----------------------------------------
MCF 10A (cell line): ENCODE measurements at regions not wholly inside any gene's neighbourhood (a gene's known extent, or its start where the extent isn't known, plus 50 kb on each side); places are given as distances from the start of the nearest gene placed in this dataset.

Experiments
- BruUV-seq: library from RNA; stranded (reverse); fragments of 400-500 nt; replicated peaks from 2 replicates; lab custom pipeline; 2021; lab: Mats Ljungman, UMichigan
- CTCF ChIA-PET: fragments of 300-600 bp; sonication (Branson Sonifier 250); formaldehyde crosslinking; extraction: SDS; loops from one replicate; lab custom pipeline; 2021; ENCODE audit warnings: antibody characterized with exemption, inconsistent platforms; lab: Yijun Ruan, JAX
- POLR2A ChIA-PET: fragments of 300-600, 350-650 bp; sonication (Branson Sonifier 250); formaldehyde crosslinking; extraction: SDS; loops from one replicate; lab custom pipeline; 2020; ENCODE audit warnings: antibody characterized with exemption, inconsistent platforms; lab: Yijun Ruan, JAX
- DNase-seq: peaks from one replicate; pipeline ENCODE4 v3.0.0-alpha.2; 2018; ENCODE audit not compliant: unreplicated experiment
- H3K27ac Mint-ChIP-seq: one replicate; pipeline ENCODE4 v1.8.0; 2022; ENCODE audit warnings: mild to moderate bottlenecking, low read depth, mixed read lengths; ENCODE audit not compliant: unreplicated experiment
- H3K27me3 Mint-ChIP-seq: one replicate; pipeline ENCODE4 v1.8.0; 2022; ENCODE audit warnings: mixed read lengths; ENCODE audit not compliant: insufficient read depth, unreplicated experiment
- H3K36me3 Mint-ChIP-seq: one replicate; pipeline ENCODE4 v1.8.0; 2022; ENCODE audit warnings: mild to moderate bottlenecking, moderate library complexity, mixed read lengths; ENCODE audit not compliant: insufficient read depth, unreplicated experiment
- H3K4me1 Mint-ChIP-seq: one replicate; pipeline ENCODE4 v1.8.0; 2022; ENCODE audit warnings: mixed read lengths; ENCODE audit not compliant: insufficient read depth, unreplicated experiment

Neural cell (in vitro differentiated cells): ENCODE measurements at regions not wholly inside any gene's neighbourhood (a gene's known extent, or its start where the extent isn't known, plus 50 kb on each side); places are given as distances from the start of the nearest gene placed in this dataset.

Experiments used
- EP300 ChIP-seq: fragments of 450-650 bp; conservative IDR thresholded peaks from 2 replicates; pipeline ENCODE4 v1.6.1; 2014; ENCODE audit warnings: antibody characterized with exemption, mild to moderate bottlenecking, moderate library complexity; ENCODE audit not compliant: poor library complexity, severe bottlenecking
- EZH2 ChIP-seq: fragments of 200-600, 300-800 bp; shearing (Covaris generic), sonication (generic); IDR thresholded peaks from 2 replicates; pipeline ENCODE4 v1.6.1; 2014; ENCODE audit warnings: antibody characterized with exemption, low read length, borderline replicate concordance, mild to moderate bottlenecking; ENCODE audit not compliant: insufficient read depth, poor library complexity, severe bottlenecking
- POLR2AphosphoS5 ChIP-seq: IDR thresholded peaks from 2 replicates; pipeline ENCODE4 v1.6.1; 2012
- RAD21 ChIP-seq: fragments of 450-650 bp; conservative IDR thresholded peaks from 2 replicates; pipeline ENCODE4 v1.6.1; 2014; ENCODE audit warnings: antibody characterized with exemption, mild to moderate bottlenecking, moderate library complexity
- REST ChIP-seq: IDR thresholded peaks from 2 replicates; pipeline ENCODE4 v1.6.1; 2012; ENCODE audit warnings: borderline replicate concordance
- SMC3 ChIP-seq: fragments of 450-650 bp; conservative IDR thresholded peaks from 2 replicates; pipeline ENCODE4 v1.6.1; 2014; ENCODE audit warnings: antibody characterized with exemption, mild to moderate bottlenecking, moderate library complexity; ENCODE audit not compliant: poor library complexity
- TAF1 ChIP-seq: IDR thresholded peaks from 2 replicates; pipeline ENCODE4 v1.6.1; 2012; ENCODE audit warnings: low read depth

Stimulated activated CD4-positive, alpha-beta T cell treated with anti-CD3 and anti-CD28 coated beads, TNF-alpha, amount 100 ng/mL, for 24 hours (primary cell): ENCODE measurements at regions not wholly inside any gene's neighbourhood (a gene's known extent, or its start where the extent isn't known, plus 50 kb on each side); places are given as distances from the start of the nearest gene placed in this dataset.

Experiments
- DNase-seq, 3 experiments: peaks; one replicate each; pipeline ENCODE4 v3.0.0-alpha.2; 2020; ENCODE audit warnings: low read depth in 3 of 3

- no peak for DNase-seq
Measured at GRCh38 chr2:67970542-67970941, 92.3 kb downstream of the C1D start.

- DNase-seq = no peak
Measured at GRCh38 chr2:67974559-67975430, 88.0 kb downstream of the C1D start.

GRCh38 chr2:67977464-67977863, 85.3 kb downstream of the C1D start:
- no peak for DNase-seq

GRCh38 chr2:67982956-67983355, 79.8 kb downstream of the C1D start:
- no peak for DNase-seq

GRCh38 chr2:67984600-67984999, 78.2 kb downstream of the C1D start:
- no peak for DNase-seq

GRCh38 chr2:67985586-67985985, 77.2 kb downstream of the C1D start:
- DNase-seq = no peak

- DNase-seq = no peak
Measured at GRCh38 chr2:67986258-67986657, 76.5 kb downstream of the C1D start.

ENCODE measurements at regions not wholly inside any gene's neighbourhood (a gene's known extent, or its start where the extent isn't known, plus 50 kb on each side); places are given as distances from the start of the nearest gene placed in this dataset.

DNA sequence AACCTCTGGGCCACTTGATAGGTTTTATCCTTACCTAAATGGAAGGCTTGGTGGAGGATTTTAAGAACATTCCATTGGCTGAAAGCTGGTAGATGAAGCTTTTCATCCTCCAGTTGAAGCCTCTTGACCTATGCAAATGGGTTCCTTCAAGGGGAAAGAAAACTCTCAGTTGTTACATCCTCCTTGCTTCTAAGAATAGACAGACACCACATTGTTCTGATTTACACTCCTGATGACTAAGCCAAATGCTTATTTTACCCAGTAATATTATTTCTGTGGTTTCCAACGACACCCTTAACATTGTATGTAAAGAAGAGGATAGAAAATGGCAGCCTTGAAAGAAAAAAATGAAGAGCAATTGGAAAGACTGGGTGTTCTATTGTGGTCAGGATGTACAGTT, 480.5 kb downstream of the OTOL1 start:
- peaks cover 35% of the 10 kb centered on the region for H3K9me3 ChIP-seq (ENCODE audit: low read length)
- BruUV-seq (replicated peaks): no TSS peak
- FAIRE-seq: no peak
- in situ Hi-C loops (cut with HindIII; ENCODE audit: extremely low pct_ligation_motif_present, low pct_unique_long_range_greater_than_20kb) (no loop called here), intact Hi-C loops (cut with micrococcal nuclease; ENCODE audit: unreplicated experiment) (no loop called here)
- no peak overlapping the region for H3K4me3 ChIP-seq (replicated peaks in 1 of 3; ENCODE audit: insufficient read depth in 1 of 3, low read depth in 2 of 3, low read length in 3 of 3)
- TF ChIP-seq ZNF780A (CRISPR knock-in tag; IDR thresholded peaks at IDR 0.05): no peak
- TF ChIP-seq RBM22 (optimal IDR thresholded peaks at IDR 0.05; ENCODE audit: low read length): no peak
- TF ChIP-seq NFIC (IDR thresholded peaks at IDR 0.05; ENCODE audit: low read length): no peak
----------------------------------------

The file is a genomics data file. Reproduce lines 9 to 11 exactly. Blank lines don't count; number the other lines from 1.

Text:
- H3K36me3 Mint-ChIP-seq: one replicate; pipeline ENCODE4 v1.8.0; 2022; ENCODE audit warnings: mild to moderate bottlenecking, moderate library complexity, mixed read lengths; ENCODE audit not compliant: insufficient read depth, unreplicated experiment
- H3K4me1 Mint-ChIP-seq: one replicate; pipeline ENCODE4 v1.8.0; 2022; ENCODE audit warnings: mixed read lengths; ENCODE audit not compliant: insufficient read depth, unreplicated experiment

Neural cell (in vitro differentiated cells): ENCODE measurements at regions not wholly inside any gene's neighbourhood (a gene's known extent, or its start where the extent isn't known, plus 50 kb on each side); places are given as distances from the start of the nearest gene placed in this dataset.